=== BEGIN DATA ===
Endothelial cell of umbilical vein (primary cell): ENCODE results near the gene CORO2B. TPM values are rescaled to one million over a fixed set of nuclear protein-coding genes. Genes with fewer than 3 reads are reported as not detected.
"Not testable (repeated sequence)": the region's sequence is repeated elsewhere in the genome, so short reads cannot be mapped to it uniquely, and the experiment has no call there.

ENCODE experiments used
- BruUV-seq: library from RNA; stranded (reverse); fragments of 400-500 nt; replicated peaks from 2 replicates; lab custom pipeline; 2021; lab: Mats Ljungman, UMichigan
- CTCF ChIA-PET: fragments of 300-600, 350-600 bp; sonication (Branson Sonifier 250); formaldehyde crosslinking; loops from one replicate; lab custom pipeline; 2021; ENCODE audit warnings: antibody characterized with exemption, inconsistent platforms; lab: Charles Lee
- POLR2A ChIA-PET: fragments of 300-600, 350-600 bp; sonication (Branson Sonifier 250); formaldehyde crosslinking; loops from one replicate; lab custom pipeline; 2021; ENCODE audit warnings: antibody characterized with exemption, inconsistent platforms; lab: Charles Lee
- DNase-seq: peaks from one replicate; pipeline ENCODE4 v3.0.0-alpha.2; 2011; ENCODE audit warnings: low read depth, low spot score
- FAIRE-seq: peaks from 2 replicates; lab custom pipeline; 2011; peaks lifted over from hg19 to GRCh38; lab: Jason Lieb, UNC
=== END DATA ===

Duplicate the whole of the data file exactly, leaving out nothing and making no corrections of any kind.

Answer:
Endothelial cell of umbilical vein (primary cell): ENCODE results near the gene CORO2B. TPM values are rescaled to one million over a fixed set of nuclear protein-coding genes. Genes with fewer than 3 reads are reported as not detected.
"Not testable (repeated sequence)": the region's sequence is repeated elsewhere in the genome, so short reads cannot be mapped to it uniquely, and the experiment has no call there.

ENCODE experiments used
- BruUV-seq: library from RNA; stranded (reverse); fragments of 400-500 nt; replicated peaks from 2 replicates; lab custom pipeline; 2021; lab: Mats Ljungman, UMichigan
- CTCF ChIA-PET: fragments of 300-600, 350-600 bp; sonication (Branson Sonifier 250); formaldehyde crosslinking; loops from one replicate; lab custom pipeline; 2021; ENCODE audit warnings: antibody characterized with exemption, inconsistent platforms; lab: Charles Lee
- POLR2A ChIA-PET: fragments of 300-600, 350-600 bp; sonication (Branson Sonifier 250); formaldehyde crosslinking; loops from one replicate; lab custom pipeline; 2021; ENCODE audit warnings: antibody characterized with exemption, inconsistent platforms; lab: Charles Lee
- DNase-seq: peaks from one replicate; pipeline ENCODE4 v3.0.0-alpha.2; 2011; ENCODE audit warnings: low read depth, low spot score
- FAIRE-seq: peaks from 2 replicates; lab custom pipeline; 2011; peaks lifted over from hg19 to GRCh38; lab: Jason Lieb, UNC